October 24, 2018 in Central America, Destinations, Inspiration, Traveltips by Sunny Jansen

Capturing stories: the tale of the blue-footed booby

October 24, 2018

I am a storyteller in everything I do. I tell stories in my work at the castle, in my books and in my blogs. I love researching and unraveling mysteries and doing so I find stories everywhere. Sometimes I share these stories so others also can discover, marvel and enjoy. Searching for stories is a way of life. It’s about having your senses wide open to listen, to feel, to experience, and to capture stories that hover and roam everywhere. Sharing stories makes the power of stories tangible.

About 70% of everything that people know comes from stories and not from factual summaries. Stories also contain facts, but those facts are packed in emotions and recognizable situations and thus come to life. Stories explain relationships, clarify goals and give meaning. You can also create a new future with stories; by imagining things that are not there yet. You can dream en create your future.

Stories are the form in which we store information in our brains and share them with others. A story helps to keep our memories. Stories offer a cohesion. This allows us to understand, remember and tell something better. And there is also the relaxing and entertaining side of stories. And sometimes a little magic happens. Then you are traveling and suddenly you catch a story in photos. I captured this story on the island Bachas in the Galapagos Archipel, Ecuador.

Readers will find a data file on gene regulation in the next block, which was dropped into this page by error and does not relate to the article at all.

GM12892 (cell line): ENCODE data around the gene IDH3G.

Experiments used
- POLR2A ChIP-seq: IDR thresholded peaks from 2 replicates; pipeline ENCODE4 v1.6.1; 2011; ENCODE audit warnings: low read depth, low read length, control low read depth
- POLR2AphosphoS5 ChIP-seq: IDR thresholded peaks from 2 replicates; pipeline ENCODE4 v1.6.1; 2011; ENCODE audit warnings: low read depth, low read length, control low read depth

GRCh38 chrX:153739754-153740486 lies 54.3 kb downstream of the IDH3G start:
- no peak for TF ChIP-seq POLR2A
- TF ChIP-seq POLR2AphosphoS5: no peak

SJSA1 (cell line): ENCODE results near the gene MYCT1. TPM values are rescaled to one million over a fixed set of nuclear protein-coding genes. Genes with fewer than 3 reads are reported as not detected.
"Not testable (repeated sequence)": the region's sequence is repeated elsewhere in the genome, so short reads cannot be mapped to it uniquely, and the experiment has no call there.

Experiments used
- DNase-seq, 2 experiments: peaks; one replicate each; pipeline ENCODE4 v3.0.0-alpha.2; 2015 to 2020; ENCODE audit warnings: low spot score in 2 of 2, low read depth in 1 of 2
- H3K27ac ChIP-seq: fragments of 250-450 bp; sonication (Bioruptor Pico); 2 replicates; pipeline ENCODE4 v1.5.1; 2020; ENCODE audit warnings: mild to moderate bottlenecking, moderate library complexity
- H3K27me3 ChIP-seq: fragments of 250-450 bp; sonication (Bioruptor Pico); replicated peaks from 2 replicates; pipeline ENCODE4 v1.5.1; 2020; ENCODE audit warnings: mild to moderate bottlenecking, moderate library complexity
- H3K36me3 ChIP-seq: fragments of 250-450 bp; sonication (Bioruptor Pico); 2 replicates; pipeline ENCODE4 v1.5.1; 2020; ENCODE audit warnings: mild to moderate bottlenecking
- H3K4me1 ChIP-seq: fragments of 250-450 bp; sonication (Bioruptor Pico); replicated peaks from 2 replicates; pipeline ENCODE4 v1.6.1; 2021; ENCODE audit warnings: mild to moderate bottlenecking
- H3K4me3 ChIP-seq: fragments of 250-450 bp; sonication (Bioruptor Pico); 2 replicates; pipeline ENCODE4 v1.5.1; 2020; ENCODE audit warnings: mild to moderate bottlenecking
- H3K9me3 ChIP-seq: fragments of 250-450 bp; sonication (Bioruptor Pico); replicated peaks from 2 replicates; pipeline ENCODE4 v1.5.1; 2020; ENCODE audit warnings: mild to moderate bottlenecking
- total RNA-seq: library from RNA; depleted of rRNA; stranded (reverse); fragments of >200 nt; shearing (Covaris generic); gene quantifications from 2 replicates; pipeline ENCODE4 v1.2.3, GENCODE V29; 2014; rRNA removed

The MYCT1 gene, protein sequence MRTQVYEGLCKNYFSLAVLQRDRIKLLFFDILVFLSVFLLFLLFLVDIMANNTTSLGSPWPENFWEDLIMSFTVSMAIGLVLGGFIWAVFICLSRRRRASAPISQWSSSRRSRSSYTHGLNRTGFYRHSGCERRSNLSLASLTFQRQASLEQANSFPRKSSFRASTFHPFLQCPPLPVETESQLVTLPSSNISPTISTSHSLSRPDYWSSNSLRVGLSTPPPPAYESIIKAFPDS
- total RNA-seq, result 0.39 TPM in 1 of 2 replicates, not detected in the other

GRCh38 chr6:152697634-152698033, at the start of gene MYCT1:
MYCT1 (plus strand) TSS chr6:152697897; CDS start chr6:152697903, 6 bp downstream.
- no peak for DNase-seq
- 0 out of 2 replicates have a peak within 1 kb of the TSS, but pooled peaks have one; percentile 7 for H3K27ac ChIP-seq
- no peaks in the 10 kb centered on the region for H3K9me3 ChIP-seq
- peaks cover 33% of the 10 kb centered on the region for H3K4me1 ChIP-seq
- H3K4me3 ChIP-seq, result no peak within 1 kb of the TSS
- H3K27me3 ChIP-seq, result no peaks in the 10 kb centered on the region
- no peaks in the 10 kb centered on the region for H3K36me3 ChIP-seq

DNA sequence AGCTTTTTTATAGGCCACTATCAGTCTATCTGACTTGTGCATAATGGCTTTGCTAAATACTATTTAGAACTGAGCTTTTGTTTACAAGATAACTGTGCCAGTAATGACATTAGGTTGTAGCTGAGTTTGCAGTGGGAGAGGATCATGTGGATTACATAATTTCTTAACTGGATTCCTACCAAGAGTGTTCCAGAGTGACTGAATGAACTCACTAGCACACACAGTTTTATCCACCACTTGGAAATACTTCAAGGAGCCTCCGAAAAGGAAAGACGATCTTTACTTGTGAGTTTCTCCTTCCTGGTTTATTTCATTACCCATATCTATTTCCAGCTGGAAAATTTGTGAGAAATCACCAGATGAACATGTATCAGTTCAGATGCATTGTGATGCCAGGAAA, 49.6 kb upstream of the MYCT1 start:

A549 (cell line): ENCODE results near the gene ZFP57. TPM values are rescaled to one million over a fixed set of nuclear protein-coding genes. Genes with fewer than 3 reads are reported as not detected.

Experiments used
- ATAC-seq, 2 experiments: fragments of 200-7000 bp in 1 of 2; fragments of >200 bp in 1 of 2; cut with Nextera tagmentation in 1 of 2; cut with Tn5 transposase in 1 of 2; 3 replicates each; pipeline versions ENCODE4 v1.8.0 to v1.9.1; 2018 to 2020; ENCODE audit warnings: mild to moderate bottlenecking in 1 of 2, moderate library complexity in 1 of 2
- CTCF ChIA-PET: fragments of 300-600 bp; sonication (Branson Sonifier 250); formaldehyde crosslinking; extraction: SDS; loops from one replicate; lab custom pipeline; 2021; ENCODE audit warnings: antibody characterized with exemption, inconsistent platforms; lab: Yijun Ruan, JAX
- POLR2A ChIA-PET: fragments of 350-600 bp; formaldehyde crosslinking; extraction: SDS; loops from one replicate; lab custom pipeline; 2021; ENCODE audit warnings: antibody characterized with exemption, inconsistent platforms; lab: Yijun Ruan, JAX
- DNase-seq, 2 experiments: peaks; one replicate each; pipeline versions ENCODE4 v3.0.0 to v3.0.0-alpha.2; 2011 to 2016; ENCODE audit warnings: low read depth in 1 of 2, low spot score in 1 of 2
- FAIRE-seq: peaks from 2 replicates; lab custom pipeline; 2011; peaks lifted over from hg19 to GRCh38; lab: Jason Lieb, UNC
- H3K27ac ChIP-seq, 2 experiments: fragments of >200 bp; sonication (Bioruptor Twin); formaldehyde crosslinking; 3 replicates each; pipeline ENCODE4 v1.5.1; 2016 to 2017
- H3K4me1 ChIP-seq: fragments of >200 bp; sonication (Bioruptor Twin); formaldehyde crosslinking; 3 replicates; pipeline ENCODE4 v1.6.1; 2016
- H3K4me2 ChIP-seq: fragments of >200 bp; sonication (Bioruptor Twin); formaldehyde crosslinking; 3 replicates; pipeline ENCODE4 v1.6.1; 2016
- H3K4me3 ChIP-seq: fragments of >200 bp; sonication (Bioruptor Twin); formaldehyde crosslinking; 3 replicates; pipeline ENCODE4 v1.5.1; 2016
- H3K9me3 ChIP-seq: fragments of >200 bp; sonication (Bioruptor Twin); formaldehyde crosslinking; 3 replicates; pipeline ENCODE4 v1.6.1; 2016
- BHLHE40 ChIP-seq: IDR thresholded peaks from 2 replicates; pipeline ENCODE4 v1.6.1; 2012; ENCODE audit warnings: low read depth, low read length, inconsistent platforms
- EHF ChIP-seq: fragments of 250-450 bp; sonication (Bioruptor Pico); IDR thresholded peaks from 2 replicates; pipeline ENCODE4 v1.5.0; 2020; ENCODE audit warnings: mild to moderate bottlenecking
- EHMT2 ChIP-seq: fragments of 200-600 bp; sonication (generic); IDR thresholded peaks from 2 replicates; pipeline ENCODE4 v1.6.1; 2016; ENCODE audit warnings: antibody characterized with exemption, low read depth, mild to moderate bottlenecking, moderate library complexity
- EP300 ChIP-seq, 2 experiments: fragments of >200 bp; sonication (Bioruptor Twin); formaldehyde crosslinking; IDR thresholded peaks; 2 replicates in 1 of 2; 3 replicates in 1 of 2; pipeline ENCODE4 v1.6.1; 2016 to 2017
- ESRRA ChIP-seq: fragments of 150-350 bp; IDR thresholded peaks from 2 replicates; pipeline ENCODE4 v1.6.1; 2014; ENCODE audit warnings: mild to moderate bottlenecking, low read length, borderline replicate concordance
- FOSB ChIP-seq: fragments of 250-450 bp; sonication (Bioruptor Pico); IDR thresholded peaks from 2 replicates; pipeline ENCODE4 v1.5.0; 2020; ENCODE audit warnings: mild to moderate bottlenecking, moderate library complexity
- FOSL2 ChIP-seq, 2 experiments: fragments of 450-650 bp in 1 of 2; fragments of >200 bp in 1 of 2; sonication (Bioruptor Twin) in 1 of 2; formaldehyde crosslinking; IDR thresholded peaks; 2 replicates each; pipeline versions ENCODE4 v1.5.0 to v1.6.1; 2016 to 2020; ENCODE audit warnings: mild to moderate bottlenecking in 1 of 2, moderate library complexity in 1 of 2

Imagen, you are a blue-footed booby and just before sunset you sit quitely on a rock, reflecting on your day. All of a sudden a big pelican lands next to you, far too close, in your personal zone. After all, everyone knows that all pelicans have brain injuries from the violence of the dives with which they crash into the sea. From 10 meters high they dive down at at speed of 95 kilometers per hour. You do not want to be associated with that as a righteous blue-footed booby. So you ask him to leave, but he remains seated. You call in help from a friend, and you both tell him to leave, but the pelican stays where he is. You get angry and sharpen your beak, still, the pelican is not intimidated and stays calmly where he is. Then you have to think for a while, you scratch yourself behind your ear in the hope of coming up with a new strategy. Then you repulse that cheeky pelican verbally in such a way that he finally flutters away. Finally you, have your rock all to yourself again, to recover from your busy day.

Facebooktwittergoogle_pluspinterestlinkedinmailFacebooktwittergoogle_pluspinterestlinkedinmail